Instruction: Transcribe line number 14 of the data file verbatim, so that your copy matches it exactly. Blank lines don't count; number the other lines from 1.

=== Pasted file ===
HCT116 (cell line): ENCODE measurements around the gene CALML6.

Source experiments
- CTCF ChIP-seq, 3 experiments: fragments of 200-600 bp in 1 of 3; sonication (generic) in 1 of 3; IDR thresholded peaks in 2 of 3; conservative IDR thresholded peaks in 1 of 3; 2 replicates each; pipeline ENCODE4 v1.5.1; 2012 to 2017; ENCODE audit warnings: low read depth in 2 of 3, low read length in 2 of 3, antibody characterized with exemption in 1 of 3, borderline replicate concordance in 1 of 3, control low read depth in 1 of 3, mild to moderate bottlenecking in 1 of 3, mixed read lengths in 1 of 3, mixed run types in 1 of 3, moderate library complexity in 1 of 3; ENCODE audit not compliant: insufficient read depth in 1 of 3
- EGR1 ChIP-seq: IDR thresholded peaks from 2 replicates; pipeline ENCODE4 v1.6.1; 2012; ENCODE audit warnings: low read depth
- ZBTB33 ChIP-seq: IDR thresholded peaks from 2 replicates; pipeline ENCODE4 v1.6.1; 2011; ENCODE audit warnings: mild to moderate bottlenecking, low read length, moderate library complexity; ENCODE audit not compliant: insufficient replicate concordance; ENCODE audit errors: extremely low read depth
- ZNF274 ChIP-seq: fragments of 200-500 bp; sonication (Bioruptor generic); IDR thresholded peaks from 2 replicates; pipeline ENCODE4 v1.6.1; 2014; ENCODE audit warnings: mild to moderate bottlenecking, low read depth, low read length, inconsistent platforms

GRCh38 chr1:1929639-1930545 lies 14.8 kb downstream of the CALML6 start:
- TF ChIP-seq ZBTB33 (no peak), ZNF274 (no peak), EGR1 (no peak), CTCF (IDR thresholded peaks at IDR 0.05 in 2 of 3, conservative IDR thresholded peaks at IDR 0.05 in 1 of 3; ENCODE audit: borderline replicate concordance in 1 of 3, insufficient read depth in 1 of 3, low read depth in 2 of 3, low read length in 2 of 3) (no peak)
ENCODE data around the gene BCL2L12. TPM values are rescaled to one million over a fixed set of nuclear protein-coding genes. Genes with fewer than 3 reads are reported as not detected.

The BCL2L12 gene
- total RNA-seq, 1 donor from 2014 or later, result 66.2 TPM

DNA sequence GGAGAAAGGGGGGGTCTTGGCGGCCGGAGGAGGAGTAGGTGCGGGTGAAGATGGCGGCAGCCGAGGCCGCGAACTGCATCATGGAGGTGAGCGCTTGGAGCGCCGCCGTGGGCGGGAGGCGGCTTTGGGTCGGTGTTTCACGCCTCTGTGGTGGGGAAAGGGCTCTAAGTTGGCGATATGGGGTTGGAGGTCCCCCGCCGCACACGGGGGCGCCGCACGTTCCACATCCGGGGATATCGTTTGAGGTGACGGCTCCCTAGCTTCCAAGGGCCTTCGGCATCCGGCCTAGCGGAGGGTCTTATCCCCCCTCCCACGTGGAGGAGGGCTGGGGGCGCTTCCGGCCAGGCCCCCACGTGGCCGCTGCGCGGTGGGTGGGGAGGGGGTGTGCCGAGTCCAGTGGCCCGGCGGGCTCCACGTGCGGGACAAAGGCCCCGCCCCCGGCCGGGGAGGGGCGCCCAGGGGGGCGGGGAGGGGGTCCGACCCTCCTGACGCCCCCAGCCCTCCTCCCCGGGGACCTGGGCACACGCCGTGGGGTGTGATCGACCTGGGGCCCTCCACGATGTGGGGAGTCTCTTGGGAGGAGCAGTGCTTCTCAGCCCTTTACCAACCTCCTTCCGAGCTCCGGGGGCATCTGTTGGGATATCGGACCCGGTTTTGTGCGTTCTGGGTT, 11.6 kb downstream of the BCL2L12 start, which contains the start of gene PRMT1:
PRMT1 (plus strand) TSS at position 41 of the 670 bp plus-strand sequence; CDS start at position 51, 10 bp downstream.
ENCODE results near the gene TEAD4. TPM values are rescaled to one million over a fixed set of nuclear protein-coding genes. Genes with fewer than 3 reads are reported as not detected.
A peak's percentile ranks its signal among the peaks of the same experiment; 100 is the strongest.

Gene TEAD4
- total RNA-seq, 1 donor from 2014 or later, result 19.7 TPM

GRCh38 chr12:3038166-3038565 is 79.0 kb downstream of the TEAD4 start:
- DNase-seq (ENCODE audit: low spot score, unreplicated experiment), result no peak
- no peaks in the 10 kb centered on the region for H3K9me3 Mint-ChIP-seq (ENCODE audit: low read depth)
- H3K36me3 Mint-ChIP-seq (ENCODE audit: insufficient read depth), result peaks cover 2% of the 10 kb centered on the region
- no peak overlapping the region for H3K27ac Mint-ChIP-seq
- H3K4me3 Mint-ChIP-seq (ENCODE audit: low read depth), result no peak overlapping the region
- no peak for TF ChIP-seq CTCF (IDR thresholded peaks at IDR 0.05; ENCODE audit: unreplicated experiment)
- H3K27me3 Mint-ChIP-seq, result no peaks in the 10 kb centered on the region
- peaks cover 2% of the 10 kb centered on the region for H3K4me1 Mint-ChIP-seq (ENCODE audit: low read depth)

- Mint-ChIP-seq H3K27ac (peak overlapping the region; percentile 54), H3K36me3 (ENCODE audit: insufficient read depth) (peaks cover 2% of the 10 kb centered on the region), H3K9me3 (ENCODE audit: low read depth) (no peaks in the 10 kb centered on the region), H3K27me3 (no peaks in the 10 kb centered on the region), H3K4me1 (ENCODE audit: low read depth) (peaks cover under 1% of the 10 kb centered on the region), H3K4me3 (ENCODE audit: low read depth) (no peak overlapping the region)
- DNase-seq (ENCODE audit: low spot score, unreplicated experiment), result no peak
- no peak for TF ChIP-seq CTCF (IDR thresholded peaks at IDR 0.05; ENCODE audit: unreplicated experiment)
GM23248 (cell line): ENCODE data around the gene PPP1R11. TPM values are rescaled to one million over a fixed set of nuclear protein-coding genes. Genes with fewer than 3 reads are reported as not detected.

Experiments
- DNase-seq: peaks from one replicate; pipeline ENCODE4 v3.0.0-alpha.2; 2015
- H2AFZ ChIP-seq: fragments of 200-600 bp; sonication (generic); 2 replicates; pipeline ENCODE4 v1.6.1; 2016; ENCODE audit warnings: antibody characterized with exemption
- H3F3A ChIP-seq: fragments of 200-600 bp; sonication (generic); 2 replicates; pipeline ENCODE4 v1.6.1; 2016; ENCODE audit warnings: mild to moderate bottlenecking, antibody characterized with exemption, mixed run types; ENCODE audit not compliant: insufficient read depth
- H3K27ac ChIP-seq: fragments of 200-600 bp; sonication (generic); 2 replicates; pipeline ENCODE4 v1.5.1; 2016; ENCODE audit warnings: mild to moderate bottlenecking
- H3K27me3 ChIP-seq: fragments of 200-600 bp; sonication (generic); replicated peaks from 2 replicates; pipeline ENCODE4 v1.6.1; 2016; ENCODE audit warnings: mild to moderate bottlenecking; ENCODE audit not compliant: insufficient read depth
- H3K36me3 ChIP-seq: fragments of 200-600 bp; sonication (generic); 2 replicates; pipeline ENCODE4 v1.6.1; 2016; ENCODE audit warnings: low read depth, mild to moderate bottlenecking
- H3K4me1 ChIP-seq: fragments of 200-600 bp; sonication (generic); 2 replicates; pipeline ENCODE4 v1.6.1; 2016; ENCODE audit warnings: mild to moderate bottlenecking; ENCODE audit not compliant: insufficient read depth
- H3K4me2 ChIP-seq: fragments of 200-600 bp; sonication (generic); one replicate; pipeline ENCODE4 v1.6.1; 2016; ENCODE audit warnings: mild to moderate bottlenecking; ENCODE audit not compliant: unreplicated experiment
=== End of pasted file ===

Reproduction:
ENCODE results near the gene TEAD4. TPM values are rescaled to one million over a fixed set of nuclear protein-coding genes. Genes with fewer than 3 reads are reported as not detected.